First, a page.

Friday, February 24, 2006


In Madison last evening Harold McGee (author of On Food and Cooking: The Science and Lore of the Kitchen), gave a talk to a packed house on the UW-Madison campus. The topic was three centuries of kitchen science. He began with a survey: Justus Liebig on searing meat to seal in the juices (wrong), 18th century French cooks insisting on copper bowls for whipping egg whites (right), twentieth century home economics (silly). As for more recent applications, McGee discussed using a computer model to simulate the cooking of a hamburger. He and his colleagues wanted to know how the frequency of flipping would affect the cooking time and the degree of doneness throughout the meat. They found that flipping every fifteen seconds cooked the burger almost 50% faster than flipping only once. And the frequently flipped patty was more evenly cooked (less of the exterior was overcooked) than the one flipped only once. No mention, unfortunately, about the flavor of a burger prepared with such frequent flipping. My hypothesis is that leaving the meat alone for at least two minutes per side would still be worthwhile to get the exterior nicely browned and to prevent it from sticking to the pan, even if this entails a small sacrifice in the evenness and duration of cooking. Of course, one wouldn't trust a computer to determine whether this is so.

McGee's final points were devoted to the recent trend in experimental high-end cooking, with an obligatory sous-vide explainer and many vividly illustrated examples of dishes from the kitchens of Adrià , Blumenthal, Dufresne, and others like them. There was meringue frozen in liquid nitrogen, ravioli noodles made of consommé, vinegar served in powdered form, an olive oil bonbon sealed in maltodextrin (hope I remember that right), melon balls that are mostly liquid, paella rice krispies, that sort of thing. The audience ate this up like a big kiss of foam from El Bulli. McGee's point was that these chefs are using science to innovate new ideas in cooking. (This may or may not be the same thing as molecular gastronomy, a term whose full meaning I won't pretend to understand.) I found rather annoying the suggestion that the avant-garde has more science than the rest of us but at the same time I share the general WOW reaction that we all have to seeing some of these kitcheneers's outré inventions. And it was admirable of McGee to promote other people's ideas instead of just rehashing his own, which seemed to be well known to many in the audience already (few in attendance seemed still to believe that searing meat seals in the juices and I was waiting for McGee to debunk this myth much like Bon Jovi fans anticipating that ecstatic modulation up to the chorus in "Living on a Prayer").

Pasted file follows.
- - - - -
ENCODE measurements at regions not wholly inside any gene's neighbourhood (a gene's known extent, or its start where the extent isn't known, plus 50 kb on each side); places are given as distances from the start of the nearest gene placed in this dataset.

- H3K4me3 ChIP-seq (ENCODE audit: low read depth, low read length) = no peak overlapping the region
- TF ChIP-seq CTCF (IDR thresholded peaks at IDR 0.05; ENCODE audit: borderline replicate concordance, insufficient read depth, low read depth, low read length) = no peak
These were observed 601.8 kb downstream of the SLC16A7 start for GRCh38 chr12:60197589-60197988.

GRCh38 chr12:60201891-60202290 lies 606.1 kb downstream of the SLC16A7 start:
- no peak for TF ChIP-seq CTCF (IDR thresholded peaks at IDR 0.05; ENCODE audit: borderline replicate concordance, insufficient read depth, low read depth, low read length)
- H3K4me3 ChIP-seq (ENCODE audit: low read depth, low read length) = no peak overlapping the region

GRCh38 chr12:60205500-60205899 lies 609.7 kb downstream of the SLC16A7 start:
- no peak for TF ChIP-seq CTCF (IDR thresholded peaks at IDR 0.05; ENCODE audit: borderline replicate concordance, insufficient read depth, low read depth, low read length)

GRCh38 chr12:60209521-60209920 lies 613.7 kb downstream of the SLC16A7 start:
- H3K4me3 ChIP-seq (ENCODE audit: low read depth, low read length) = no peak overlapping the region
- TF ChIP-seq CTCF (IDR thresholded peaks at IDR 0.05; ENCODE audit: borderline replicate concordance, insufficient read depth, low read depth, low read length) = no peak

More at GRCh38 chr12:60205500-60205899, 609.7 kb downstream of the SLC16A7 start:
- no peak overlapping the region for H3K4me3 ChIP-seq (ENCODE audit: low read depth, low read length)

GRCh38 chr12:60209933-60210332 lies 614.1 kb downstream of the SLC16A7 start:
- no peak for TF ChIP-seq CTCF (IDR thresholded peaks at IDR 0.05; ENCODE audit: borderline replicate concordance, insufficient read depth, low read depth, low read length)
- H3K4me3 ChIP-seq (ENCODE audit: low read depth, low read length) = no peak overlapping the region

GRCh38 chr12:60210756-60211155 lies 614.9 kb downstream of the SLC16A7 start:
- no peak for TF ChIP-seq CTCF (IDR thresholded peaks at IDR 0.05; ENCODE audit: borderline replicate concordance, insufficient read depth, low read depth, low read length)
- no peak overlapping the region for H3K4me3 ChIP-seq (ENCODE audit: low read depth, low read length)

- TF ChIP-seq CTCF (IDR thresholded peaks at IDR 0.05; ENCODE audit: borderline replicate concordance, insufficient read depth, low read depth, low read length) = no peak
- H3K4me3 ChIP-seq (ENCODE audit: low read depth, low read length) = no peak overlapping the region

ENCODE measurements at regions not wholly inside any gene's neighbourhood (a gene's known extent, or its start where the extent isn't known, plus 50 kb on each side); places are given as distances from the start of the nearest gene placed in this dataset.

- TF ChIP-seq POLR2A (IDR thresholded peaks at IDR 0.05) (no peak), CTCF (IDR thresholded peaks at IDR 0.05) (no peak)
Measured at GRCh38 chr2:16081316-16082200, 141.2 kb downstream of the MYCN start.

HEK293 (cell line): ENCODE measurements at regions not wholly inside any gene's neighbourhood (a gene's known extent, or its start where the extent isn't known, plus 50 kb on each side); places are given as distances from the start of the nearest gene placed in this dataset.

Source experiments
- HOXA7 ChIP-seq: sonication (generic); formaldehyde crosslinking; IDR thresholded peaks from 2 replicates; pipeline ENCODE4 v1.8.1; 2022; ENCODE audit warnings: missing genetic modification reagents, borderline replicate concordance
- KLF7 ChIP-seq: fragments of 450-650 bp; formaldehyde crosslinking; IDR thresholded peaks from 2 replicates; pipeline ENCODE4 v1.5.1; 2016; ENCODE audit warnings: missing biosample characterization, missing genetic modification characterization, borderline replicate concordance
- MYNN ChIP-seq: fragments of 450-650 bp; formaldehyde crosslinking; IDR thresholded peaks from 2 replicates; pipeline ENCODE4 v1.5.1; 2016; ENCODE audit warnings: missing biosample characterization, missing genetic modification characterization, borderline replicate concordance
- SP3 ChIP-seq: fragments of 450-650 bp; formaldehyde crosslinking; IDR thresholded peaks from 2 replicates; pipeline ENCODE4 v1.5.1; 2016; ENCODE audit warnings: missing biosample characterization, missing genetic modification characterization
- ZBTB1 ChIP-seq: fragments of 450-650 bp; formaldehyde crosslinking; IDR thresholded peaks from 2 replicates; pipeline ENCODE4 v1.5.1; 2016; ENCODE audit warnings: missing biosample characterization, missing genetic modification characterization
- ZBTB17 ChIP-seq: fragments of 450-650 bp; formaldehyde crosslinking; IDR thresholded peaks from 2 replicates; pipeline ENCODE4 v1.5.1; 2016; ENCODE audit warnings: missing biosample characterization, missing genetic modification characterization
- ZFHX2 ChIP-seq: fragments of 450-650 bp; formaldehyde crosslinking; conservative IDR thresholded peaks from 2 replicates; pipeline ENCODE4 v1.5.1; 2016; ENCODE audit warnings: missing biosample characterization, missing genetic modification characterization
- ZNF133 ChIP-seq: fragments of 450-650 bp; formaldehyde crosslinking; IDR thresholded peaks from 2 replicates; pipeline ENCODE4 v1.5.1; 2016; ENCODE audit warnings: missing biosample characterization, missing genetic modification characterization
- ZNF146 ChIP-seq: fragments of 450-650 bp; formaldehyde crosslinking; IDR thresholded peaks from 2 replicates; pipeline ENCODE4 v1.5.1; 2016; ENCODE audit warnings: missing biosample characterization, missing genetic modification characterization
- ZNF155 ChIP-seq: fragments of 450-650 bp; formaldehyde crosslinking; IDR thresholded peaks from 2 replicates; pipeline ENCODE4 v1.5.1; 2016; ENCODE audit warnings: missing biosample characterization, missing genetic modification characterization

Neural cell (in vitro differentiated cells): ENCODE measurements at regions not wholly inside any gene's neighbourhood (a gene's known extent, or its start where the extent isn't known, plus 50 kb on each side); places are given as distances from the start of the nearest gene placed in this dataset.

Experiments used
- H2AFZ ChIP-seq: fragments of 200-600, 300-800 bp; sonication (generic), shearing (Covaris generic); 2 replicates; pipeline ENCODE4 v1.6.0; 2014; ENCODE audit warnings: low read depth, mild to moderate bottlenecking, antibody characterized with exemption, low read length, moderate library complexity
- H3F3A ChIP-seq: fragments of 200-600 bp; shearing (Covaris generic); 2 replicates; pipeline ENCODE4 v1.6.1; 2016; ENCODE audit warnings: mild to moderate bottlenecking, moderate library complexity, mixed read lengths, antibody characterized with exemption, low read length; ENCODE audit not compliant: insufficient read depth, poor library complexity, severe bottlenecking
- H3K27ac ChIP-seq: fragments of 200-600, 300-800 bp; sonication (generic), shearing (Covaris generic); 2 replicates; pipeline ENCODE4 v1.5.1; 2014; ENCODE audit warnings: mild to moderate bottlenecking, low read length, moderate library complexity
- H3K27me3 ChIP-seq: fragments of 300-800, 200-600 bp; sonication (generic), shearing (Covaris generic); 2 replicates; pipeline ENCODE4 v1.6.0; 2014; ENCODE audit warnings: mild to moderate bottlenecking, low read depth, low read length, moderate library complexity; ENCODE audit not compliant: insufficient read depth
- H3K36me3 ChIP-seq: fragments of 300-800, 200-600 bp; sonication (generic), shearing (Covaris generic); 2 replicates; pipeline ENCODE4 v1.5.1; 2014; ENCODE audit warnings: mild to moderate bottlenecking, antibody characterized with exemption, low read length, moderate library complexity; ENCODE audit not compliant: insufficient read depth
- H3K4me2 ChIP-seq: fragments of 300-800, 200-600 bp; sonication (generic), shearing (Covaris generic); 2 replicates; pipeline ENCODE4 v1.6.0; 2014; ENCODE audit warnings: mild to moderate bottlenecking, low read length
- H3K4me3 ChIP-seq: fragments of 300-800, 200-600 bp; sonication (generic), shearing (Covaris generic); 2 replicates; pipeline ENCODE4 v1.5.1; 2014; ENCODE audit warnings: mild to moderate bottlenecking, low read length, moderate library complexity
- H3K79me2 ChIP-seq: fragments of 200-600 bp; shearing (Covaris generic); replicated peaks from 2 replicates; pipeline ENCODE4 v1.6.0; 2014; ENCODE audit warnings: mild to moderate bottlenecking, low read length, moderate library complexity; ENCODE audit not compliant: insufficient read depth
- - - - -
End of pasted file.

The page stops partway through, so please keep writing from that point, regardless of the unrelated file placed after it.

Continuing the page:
My favorite part of the presentation was seeing food photos which I assume McGee himself must have taken of things like a seared steak with its juices having run out onto a plate. It's little things like that, things you don't get from reading a book, that make seeing someone in person worthwhile.


What I had for dinner: after the talk some friends and I had roast pork sandwiches at Natt Spil, a bar that is much hipper than I am. The place bakes pizzas in a wood-burning oven that they must also use for roasting the pork in the sandwich (served on crusty French bread with cilantro, jalapeños, and some mayonnaisey condiment about which I don't remember more). The pork, shoulder I'm guessing, is smokey but not like barbecue. I would like to go back there a few dozen times to properly reverse-engineer. It's only about 75 miles from where I live, so that shouldn't be too much trouble.


Blogger Jocelyn:McAuliflower said...

Oooo I so would have enjoyed being at this talk! What was the event that drew him out? Does Madison have a Food Science dept?

11:23 AM  
Blogger Admin said...

must have been great... i have never attended a food related event

12:43 PM  
Blogger mzn said...

Here is the website listing the event. It was sponsored by the university's Center for the Humanities. There is a program in food science at Madison. It produces some very good ice cream, among other things.

1:01 PM  
Anonymous Anonymous said...

Cool. Wish I'd been there. Haven't been near Madison in years, sadly.

A long time ago graduate of UW Madison, I remember that ice cream well. It was awfully good. A friend of mine took an ice cream making class in the Ag school, then, in which the final involved inventing a flavor.

Recently, in State College, PA for a work thing, I tried some of their Ag School ice cream, and it was also excellent. The dairy store was located on top of a giant hill, which made you feel you'd earned your butterfat.

11:48 AM  
Blogger Skip said...

I forgot about those paella rice krispies. I'm thinking of making a trek to Moto in Chicago after having seen McGee.

6:59 AM  

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